The Unitary Patent Court (UPC) will open its doors on June 1, 2023. The new court system brings many advantages for patent holders. Anyone applying for protection under the new unitary patent (UP) with a European patent will receive protection in 17 EU countries. The costs are about the same as those for the four most important countries under the previous system. The savings compared to conventional application in all 17 EU countries separately add up to a low six-figure euro sum. Therefore, at least for holders of standard essential patents (SEPs) who only collect fees under SEP licensing programs in those EU countries where protection exists, a UP is clearly recommended.
A look at the scope based on the EU population figures highlights the potential of the new unitary patent: one UP covers approximately 300 million people. These include the three most populous EU countries, Germany (84 million), France (68 million), and Italy (60 million), as well as the Netherlands (18 million), Belgium (12 million), Sweden (10 million), Portugal (10 million), Austria (9 million), Bulgaria (6.5 million), Denmark (5.8 million), Finland (5.5 million), Lithuania (2.8 million), Slovenia (2.1 million), Latvia (1.9 million), Estonia (1.3 million), Luxembourg (0.65 million), and Malta (0.52 million). Other EU member states such as Spain, Poland, Romania, Greece, the Czech Republic, Hungary, Slovakia, Ireland, Croatia, and Cyprus have not yet joined the UPC. Until they do, these countries must still be named separately when applying for a UP. Should all EU member states join the UPC in the future, a UP would cover approximately 450 million people. The granting of patents in non-EU states that cannot join the UPC, such as the United Kingdom or Turkey, must also be applied for separately if required.
Simultaneous protection for SEPs: combination of UP and German patent
SEPs must be viewed separately with regard to the UPC: these special patents, which protect indispensable technologies in numerous industries, have a comparatively high probability of being enforced in patent infringement proceedings. The UPC will always be responsible for such proceedings resulting from a UP – but its practice is currently unknown. For SEP holders, this could mean a huge risk and could discourage them from choosing a UP. There is an alternative: considering the above-mentioned cost advantages offered by the UP, SEP holders can apply for a UP+ patent, in other words a UP plus an identical German national patent for each SEP. A German patent ensures simultaneous protection under the German legal system, which is considered the most successful in the world when it comes to effectively protecting ownership of inventions for innovative companies.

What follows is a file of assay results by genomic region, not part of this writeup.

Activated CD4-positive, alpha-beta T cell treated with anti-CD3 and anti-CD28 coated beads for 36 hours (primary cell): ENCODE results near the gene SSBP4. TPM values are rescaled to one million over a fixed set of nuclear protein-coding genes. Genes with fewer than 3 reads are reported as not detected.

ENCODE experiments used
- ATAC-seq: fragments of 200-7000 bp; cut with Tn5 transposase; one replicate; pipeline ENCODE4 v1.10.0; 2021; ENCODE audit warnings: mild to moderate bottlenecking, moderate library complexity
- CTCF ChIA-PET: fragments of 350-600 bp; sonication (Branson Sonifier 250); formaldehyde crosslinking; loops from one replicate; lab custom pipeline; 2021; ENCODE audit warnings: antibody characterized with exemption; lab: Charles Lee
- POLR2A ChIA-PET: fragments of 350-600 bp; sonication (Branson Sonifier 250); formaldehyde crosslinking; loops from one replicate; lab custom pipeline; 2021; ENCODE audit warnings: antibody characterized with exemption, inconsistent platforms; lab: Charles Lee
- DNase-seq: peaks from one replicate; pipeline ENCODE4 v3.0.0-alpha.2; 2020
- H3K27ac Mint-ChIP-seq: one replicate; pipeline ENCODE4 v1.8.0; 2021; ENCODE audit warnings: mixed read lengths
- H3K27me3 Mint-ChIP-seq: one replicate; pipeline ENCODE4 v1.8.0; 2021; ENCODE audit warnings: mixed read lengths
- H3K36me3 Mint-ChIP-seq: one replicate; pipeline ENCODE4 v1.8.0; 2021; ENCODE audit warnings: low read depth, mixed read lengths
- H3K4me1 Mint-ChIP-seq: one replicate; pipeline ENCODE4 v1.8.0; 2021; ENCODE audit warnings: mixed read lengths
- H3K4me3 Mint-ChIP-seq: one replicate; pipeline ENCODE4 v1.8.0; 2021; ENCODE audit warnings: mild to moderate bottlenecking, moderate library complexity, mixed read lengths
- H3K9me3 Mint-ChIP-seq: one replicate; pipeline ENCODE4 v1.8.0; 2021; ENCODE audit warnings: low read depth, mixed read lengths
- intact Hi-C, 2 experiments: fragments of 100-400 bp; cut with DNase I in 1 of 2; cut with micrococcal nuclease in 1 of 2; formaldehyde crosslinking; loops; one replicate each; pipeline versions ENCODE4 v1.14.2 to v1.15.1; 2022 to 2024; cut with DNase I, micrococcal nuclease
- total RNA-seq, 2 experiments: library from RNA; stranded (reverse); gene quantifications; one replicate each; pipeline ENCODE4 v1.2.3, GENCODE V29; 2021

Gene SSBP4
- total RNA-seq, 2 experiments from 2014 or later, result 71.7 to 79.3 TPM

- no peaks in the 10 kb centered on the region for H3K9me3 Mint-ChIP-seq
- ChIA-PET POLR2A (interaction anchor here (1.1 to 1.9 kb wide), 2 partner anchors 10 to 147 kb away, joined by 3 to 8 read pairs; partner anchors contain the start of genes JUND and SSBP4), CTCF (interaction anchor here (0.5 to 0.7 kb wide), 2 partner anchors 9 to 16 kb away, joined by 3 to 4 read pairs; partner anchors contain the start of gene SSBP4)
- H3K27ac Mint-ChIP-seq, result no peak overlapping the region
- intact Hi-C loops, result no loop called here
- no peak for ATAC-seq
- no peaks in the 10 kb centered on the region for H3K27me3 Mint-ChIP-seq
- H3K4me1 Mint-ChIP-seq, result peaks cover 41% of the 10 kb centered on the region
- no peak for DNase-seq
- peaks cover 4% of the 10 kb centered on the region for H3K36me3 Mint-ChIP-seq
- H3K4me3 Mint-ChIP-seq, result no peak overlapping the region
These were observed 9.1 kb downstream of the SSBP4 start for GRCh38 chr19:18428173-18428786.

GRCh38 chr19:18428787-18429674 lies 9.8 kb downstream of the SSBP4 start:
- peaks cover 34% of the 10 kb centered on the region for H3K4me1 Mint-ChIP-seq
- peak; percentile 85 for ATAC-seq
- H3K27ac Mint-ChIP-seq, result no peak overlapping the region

The good news is the German legislator allows precisely this simultaneous protection by a UP and a completely identical German patent. This means that SEP holders can avoid risks, as they can rely on the UPC and the national German patent court system at the same time. This simultaneous protection makes particular sense for SEPs regularly enforced in infringement proceedings: it allows a choice between the protection of innovation by the new UPC and the extremely well-established German national courts.
Seven years for strategic decisions
For such simultaneous German SEPs, it is possible to defer the examination procedure for seven years after filing to reduce costs. The fees for filing and maintaining a German simultaneous patent application to ensure access to the national courts in Germany would then amount to approximately 1,000 euros, including a simple machine translation. If the simultaneous UP is granted, SEP holders can then still decide whether the German simultaneous patent should also be submitted for granting after or before the examination deferred for seven years expires. In the meantime, they gain further insights into the practice of the UPC, which may help them in making their decision.